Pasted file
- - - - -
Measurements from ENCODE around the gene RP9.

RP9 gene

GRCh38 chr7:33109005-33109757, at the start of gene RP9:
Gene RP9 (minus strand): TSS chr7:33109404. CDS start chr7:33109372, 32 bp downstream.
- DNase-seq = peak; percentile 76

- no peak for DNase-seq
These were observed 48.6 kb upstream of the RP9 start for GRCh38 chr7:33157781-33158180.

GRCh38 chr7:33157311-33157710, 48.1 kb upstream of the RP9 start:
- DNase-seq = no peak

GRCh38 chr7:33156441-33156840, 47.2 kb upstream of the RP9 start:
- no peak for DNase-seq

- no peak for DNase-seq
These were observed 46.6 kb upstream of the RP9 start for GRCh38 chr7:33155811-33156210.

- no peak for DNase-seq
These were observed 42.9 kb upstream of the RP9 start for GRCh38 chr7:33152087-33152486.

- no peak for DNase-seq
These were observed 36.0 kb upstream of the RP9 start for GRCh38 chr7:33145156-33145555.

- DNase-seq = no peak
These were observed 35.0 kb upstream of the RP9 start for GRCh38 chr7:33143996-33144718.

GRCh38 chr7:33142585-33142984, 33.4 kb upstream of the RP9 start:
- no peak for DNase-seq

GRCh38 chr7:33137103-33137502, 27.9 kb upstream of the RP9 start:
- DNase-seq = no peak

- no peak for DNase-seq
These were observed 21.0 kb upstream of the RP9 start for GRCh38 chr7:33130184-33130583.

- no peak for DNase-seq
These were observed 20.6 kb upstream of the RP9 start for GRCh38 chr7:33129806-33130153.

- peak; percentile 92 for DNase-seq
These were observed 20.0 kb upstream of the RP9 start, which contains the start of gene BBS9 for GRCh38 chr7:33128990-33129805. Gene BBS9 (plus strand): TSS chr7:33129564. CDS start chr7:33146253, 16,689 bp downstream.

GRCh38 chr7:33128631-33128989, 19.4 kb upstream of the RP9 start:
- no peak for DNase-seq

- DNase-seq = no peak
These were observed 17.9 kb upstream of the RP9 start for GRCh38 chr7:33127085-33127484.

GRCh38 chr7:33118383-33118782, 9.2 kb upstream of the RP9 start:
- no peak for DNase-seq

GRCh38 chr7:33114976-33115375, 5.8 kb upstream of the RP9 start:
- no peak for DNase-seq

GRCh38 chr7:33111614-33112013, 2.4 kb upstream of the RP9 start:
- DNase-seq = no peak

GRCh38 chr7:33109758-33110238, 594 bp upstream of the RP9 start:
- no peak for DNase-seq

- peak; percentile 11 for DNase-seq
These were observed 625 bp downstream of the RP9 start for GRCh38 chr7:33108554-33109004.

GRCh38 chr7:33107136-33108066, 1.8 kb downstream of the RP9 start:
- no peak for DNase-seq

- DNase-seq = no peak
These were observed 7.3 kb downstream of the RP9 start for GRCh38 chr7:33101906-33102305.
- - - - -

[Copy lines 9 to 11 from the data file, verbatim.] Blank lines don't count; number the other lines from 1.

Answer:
- DNase-seq = no peak

GRCh38 chr7:33156441-33156840, 47.2 kb upstream of the RP9 start:
- no peak for DNase-seq